Historically, waiting periods are often silent. There is limited communication for a family after assessment until they reach their turn for service. Lansdowne Children’s Centre is committed to improving this experience.
I'VE BEEN WHERE YOU ARE
Renee Cochrane, shown here with her family, has joined Lansdowne Children's Centre as the inaugural Family Engagement Coordinator, a position created as part of the province’s SmartStart Hub plan to better streamline communications with client families.
“We can do better,” says Renee Cochrane, the newly appointed Family Engagement Coordinator.
Renee is a parent of two boys who have received assistance from Lansdowne Children’s Centre. Her experience as a client family, involved with Lansdowne for over 10 years, inspired her to volunteer as a leader of the Family Support Network, assisting other parents and families with questions and concerns. She has also been a volunteer board member.
In her newly created role, Renee will be leading efforts to provide better communications and resources for families in need, particularly those waiting for their in-person service opportunity. She recalls the experience of waiting for service.
“Being on the waiting list is one of the hardest things in the service process. When you first find out about a diagnosis you start to research and learn all you can about how to help your child. You work through the referral process. You start to feel like help is coming. And then… you wait. And the unknown of the waiting – Will it be days, months, weeks, years? – It is so hard.”
With a growing demand for services and limited capacity to respond, Lansdowne Children’s Centre is innovating again to better meet the needs of the thousands of children, youth and their families awaiting help with communication, developmental and physical needs.
One step towards improving family engagement has been the launch of Lansdowne’s new website, at www.lansdownecentre.ca
Built on a modern platform and designed for optimal accessibility, the new online presence offers an improved experience that includes more interactive resources. Joshua Paxton is Lansdowne’s Communications Coordinator and helped to oversee the production and launch of the new website.
“For almost a decade we were very fortunate to have the help of TDG Marketing in Brantford, to create materials and help Lansdowne develop a more modern brand. We built on their recommendations and insights and together crafted revised messaging and refreshed our online tools.”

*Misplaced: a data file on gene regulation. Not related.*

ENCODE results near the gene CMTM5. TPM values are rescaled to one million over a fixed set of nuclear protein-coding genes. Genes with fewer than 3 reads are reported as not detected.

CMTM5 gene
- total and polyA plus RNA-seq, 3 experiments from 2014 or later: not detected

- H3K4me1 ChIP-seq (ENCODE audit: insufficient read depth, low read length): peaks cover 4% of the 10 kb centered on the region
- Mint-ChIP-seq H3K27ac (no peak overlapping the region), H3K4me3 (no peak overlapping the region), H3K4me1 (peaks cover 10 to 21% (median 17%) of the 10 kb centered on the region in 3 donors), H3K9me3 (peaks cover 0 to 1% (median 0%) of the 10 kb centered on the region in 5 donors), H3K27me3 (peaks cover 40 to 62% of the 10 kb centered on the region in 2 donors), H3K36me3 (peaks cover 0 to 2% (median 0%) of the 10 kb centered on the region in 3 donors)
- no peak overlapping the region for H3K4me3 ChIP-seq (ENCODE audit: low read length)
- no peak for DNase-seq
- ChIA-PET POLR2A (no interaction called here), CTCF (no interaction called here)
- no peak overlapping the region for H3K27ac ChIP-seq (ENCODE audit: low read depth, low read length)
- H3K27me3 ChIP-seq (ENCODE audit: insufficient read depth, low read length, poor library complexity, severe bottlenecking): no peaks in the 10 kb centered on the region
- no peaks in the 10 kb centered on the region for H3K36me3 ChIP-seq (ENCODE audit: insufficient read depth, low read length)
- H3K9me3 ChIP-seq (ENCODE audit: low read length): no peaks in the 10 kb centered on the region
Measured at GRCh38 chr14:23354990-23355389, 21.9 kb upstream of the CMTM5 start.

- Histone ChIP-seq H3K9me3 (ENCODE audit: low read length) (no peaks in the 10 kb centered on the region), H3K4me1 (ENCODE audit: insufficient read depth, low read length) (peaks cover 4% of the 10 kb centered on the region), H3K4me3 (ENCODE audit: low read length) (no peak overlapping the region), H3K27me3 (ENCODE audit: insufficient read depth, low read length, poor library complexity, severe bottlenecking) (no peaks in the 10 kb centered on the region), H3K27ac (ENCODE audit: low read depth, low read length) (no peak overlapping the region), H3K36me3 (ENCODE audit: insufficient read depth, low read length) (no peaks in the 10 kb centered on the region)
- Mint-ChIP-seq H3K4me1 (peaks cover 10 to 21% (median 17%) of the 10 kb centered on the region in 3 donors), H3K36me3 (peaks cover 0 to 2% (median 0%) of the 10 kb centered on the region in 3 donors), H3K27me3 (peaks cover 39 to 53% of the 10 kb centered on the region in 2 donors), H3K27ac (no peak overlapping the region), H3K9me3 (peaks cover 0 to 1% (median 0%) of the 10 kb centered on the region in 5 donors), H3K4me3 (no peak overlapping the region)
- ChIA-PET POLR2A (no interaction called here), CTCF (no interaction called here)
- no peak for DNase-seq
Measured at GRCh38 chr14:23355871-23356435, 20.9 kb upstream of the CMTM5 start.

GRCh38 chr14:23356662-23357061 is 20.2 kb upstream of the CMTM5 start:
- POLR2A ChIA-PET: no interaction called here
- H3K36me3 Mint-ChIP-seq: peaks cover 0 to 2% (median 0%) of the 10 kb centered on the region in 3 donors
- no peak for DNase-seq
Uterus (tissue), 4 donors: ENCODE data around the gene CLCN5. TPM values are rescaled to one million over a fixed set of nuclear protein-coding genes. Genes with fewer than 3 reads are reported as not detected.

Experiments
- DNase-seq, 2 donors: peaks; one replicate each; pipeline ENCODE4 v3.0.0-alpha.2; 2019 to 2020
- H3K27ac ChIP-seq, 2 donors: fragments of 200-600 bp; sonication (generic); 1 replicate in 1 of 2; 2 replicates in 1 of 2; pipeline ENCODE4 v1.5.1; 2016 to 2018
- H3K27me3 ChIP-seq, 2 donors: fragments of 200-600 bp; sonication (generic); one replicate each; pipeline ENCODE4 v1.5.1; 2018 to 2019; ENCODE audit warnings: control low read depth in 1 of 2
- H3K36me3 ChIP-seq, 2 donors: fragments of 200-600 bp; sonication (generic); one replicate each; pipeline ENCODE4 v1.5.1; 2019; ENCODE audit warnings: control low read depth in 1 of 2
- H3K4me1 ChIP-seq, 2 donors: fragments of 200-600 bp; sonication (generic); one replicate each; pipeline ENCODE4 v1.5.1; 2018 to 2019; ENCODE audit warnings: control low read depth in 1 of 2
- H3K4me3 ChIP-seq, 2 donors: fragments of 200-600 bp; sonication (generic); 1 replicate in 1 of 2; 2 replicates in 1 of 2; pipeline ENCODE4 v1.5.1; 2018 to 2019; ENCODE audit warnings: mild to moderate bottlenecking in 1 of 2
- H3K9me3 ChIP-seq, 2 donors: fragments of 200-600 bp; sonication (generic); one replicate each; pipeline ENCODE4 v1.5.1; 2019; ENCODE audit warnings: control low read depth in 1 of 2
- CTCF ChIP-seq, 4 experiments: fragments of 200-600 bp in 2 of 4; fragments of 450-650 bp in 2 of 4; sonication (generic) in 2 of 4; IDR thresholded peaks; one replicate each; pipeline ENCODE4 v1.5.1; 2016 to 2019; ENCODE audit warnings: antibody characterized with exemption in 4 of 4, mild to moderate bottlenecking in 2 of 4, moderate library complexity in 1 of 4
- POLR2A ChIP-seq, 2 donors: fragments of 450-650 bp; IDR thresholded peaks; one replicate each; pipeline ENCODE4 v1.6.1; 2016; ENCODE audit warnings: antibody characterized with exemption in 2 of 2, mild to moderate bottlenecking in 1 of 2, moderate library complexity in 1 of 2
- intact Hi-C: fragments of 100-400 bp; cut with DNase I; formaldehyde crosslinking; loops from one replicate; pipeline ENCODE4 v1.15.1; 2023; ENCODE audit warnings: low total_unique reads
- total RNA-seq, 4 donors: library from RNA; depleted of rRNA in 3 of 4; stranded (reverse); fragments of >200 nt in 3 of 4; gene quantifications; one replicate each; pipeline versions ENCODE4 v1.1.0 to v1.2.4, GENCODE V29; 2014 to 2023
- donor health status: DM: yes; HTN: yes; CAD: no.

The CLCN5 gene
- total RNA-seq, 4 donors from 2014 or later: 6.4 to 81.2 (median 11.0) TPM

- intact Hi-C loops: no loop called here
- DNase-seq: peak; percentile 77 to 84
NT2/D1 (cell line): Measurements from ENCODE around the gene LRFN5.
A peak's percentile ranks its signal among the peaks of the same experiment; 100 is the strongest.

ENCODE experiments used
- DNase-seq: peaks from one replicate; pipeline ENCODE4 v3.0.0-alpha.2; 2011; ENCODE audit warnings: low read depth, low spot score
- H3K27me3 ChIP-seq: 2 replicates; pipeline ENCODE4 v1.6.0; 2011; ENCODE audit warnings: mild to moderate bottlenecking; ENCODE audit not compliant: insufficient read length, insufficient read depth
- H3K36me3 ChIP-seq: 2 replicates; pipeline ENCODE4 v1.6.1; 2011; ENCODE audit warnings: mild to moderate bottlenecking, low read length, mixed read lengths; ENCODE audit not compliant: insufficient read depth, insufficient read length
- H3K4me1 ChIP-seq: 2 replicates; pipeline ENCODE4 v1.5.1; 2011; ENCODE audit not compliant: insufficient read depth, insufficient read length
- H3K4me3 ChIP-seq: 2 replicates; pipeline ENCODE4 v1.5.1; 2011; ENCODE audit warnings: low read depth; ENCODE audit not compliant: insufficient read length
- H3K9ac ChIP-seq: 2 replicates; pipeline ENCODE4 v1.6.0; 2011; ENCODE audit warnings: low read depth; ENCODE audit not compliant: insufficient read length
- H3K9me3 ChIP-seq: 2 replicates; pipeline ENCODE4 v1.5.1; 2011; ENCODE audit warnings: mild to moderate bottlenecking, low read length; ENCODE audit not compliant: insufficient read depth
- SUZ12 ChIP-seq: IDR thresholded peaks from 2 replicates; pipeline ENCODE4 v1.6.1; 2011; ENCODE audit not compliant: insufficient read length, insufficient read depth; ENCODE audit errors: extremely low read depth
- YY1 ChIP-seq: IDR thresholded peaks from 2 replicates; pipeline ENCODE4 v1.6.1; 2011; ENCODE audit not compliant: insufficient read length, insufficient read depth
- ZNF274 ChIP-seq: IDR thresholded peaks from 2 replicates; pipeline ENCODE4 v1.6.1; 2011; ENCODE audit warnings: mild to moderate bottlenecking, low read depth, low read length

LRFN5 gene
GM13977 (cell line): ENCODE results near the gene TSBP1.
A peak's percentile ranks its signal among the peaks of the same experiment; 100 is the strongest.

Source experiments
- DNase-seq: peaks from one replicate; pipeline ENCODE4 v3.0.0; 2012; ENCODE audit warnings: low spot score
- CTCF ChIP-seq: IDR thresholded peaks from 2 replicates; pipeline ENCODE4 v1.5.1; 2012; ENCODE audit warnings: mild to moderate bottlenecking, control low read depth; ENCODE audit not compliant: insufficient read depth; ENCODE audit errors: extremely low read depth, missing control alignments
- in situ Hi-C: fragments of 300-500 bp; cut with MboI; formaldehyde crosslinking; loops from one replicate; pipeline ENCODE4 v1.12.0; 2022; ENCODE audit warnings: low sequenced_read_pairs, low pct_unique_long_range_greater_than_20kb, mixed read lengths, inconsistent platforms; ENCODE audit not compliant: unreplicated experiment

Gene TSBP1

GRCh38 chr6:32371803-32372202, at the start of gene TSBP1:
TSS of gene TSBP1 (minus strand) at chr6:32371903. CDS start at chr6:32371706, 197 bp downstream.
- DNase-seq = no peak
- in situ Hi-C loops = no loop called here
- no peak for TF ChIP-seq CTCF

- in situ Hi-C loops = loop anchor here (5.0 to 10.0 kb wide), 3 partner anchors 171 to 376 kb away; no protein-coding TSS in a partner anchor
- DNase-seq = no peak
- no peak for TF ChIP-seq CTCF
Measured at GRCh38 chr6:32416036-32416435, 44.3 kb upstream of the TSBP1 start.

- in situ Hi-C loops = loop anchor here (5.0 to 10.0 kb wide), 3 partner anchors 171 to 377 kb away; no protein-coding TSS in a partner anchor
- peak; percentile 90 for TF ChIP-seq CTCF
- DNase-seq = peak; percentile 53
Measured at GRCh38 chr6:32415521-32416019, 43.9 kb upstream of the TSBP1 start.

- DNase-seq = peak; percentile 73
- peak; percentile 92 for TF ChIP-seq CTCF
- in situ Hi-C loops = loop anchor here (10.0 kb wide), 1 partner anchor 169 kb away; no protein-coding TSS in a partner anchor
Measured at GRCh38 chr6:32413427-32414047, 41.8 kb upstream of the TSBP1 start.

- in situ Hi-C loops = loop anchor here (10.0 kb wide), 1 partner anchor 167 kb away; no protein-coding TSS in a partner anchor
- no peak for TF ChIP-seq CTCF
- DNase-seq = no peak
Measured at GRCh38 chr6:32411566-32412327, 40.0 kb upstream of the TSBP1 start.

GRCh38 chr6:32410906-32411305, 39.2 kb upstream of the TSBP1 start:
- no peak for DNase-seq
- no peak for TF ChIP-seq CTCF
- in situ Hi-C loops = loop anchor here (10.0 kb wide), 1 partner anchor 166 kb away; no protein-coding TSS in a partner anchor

TDG MARKETING “Making Lansdowne Children’s Centre our “charity of choice” has allowed us to enhance their marketing presence to better reach and impact the lives of children in the community. Their valuable services have touched the lives of so many.” – Mandy English-Parry, Managing Director of TDG Marketing
New features of the Lansdowne website include a library of online resources, mainly videos, helping to coach parents and caregivers with understanding the motivations and actions of children and youth.
“The online resources are there to help families waiting for service, or who are in between services. We don’t expect videos, or tutorials, or instructions to replace interactions with a service provider. We hope they provide families with some additional knowledge and offer a chance to prepare for their appointment by having some activities that can be worked on at home.”
Similarly, Lansdowne Children’s Centre sees virtual (remote) services as part of the service options along with in-person care in a continued effort to reach more families. All opportunities are being explored to help address growing waitlists for service.
Since 2020, the populations of Brantford, Brant, Norfolk and Haldimand counties have swelled, in large part to in-province migration. The shift has been felt at all Lansdowne Children’s Centre sites, with great focus on the Brantford location where capacity was already a growing concern.
IMPROVING ACCESS TO TECHNOLOGY One of the virtual (remote) service challenges identified to Lansdowne was access to technology and reliable internet connections. This video illustrates one family's experience and introduces the efforts of the Rotary Club of Brantford Sunrise to help Lansdowne foster strong connections with families in virtual services.
It was a decade ago that Lansdowne Children’s Centre first acted on a growing capacity issue at the Brantford site of the children’s treatment centre. With limited expansion options at the Mount Pleasant Street location, the leadership team started due process with government officials to open the conversation for funding a new build.
But new buildings take time. Time that children and families, frankly, don’t have.
“A frustrating case is to have a child diagnosed at age 3, wait two years for service, and then that child ages-out of a program before they can even receive help.”
Service delivery and allowances change when a child transitions from pre-school to school-age. An important window that can be missed if capacity issues create a lengthy waitlist time.
“We’re going to make greater efforts to connect with families who are waiting. We want families to know that we are working for them. Waiting with them. That we are here to help them.”
Moving forward, Lansdowne Children’s Centre will be working to be more accessible to families waiting for service. Strategies include newsletters, social media events, in-centre events, community-based events, and other opportunities to help families feel connected and supported.
Renee is excited to lead this effort, but realistic about its impact.
“The truth is, there is no substitute for interacting with a person. My hope is that we can make families feel more comfortable while they wait and get them help as soon as possible.”